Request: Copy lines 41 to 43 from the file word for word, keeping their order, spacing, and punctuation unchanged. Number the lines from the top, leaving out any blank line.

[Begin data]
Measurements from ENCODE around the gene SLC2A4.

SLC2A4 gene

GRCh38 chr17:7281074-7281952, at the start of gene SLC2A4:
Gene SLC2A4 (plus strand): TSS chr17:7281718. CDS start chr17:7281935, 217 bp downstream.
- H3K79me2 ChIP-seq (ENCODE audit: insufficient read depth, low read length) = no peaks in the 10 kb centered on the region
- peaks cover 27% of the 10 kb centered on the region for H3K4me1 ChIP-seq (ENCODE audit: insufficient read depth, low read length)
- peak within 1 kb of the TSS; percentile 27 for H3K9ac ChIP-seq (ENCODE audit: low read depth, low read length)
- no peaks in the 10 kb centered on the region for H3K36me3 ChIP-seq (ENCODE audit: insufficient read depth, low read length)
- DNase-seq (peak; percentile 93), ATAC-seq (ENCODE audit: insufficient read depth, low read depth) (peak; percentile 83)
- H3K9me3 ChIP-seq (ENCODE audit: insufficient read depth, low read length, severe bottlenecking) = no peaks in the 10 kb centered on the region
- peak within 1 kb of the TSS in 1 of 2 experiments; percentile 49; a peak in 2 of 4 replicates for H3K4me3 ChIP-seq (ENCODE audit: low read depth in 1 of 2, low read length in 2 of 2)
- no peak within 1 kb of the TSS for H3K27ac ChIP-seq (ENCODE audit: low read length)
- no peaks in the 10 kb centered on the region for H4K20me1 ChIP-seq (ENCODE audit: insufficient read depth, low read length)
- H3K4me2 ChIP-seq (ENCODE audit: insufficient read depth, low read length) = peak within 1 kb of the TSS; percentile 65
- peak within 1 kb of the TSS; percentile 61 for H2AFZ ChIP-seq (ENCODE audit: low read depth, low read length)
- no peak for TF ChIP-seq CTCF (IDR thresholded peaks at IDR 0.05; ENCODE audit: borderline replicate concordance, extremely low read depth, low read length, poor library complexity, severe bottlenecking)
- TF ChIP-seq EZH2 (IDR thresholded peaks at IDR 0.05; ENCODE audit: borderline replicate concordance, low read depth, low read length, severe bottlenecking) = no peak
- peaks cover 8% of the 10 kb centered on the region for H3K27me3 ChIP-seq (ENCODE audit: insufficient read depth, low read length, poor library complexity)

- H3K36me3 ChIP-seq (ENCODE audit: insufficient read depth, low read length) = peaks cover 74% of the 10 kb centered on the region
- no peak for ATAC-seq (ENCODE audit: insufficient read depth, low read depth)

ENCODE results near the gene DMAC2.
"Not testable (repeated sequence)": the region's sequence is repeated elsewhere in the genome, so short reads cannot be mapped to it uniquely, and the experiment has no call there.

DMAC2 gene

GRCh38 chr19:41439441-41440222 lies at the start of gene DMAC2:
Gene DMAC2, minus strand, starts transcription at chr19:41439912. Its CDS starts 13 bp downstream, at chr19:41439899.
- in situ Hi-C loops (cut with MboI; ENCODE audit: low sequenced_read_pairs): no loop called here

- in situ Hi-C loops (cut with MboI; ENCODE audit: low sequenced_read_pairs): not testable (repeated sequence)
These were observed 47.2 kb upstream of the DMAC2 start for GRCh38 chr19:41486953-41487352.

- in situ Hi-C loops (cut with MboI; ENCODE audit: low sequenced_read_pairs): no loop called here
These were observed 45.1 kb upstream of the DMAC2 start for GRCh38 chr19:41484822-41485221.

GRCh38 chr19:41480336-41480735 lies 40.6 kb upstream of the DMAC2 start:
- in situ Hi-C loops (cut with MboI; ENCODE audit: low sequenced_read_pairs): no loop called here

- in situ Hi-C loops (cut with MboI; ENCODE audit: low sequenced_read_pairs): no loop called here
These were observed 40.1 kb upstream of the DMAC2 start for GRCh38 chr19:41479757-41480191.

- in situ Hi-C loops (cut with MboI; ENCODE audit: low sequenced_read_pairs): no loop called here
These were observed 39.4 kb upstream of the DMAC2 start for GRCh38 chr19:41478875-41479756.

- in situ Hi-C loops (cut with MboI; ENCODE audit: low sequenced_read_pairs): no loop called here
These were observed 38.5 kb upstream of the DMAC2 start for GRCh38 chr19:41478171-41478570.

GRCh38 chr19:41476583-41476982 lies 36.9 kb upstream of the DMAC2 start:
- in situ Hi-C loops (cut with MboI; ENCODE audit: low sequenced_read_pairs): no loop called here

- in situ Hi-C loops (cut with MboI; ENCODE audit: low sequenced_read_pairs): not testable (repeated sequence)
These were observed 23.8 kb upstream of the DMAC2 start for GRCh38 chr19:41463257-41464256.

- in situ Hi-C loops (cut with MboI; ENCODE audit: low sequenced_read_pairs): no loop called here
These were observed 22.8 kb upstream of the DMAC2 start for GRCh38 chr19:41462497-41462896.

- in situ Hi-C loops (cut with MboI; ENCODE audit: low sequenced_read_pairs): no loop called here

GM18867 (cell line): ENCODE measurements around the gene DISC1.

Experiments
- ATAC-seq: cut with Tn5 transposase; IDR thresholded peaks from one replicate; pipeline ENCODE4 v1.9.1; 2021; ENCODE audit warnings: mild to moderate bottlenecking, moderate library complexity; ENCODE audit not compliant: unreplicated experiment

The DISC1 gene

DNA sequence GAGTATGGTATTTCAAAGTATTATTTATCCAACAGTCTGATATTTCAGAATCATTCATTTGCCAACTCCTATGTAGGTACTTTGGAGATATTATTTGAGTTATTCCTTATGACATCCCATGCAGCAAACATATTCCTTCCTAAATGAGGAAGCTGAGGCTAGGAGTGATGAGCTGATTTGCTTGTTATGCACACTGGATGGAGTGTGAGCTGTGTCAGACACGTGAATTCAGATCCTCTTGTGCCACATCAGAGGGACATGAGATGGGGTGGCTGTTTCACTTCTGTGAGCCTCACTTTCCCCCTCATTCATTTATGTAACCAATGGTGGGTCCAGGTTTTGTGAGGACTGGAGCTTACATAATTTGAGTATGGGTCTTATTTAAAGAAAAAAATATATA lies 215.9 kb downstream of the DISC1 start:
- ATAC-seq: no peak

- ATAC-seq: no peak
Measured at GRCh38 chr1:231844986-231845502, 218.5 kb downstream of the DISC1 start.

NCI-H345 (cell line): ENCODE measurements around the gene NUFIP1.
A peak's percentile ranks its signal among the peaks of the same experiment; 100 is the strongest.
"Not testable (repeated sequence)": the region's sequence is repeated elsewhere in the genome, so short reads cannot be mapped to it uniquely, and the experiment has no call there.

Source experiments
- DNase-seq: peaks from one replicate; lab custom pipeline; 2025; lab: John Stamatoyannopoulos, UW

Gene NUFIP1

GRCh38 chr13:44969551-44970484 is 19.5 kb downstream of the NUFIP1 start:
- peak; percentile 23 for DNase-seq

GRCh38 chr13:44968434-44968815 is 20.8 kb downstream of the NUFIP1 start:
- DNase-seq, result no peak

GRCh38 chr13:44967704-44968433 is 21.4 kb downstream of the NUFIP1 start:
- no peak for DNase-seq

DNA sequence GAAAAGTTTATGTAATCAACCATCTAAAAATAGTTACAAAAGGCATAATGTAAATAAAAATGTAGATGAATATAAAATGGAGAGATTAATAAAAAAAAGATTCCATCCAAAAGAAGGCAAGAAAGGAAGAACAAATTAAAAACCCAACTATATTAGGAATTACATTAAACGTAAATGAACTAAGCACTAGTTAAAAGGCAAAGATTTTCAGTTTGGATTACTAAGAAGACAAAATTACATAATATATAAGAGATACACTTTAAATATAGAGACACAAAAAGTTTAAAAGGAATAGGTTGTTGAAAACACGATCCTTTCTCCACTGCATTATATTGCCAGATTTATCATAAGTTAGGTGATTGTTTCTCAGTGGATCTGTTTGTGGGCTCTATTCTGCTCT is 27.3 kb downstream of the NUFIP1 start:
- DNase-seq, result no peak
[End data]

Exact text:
- in situ Hi-C loops (cut with MboI; ENCODE audit: low sequenced_read_pairs): not testable (repeated sequence)
These were observed 23.8 kb upstream of the DMAC2 start for GRCh38 chr19:41463257-41464256.

- in situ Hi-C loops (cut with MboI; ENCODE audit: low sequenced_read_pairs): no loop called here